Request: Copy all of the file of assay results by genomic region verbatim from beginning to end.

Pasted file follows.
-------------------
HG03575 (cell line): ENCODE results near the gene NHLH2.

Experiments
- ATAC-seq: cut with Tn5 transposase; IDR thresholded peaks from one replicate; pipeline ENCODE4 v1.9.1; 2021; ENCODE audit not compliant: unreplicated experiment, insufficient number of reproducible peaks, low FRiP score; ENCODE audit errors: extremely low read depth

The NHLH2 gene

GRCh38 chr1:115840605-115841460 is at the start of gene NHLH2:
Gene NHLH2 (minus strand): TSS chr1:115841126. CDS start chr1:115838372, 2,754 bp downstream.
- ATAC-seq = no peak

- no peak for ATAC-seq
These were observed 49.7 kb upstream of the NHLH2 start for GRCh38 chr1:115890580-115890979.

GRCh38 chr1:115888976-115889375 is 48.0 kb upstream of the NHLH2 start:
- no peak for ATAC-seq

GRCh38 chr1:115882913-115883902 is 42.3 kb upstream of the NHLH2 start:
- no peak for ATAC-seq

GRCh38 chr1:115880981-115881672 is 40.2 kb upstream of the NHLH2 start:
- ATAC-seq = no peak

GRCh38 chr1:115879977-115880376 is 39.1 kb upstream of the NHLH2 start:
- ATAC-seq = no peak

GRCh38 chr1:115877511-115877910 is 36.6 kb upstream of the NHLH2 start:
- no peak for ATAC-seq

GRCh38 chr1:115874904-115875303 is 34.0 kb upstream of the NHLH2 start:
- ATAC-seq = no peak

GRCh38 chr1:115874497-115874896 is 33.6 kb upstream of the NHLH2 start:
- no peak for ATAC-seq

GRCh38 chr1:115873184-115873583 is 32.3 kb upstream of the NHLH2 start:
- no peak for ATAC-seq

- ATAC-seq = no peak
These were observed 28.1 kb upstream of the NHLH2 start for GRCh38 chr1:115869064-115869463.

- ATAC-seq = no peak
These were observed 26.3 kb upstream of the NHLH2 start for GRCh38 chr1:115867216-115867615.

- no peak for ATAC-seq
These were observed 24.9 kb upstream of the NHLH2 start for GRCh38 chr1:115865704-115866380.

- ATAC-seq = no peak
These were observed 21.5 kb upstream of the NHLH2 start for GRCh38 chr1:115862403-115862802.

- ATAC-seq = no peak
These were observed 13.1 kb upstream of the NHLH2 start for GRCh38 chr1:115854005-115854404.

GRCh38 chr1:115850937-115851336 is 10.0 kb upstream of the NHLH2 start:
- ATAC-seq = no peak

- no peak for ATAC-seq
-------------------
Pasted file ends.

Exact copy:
HG03575 (cell line): ENCODE results near the gene NHLH2.

Experiments
- ATAC-seq: cut with Tn5 transposase; IDR thresholded peaks from one replicate; pipeline ENCODE4 v1.9.1; 2021; ENCODE audit not compliant: unreplicated experiment, insufficient number of reproducible peaks, low FRiP score; ENCODE audit errors: extremely low read depth

The NHLH2 gene

GRCh38 chr1:115840605-115841460 is at the start of gene NHLH2:
Gene NHLH2 (minus strand): TSS chr1:115841126. CDS start chr1:115838372, 2,754 bp downstream.
- ATAC-seq = no peak

- no peak for ATAC-seq
These were observed 49.7 kb upstream of the NHLH2 start for GRCh38 chr1:115890580-115890979.

GRCh38 chr1:115888976-115889375 is 48.0 kb upstream of the NHLH2 start:
- no peak for ATAC-seq

GRCh38 chr1:115882913-115883902 is 42.3 kb upstream of the NHLH2 start:
- no peak for ATAC-seq

GRCh38 chr1:115880981-115881672 is 40.2 kb upstream of the NHLH2 start:
- ATAC-seq = no peak

GRCh38 chr1:115879977-115880376 is 39.1 kb upstream of the NHLH2 start:
- ATAC-seq = no peak

GRCh38 chr1:115877511-115877910 is 36.6 kb upstream of the NHLH2 start:
- no peak for ATAC-seq

GRCh38 chr1:115874904-115875303 is 34.0 kb upstream of the NHLH2 start:
- ATAC-seq = no peak

GRCh38 chr1:115874497-115874896 is 33.6 kb upstream of the NHLH2 start:
- no peak for ATAC-seq

GRCh38 chr1:115873184-115873583 is 32.3 kb upstream of the NHLH2 start:
- no peak for ATAC-seq

- ATAC-seq = no peak
These were observed 28.1 kb upstream of the NHLH2 start for GRCh38 chr1:115869064-115869463.

- ATAC-seq = no peak
These were observed 26.3 kb upstream of the NHLH2 start for GRCh38 chr1:115867216-115867615.

- no peak for ATAC-seq
These were observed 24.9 kb upstream of the NHLH2 start for GRCh38 chr1:115865704-115866380.

- ATAC-seq = no peak
These were observed 21.5 kb upstream of the NHLH2 start for GRCh38 chr1:115862403-115862802.

- ATAC-seq = no peak
These were observed 13.1 kb upstream of the NHLH2 start for GRCh38 chr1:115854005-115854404.

GRCh38 chr1:115850937-115851336 is 10.0 kb upstream of the NHLH2 start:
- ATAC-seq = no peak

- no peak for ATAC-seq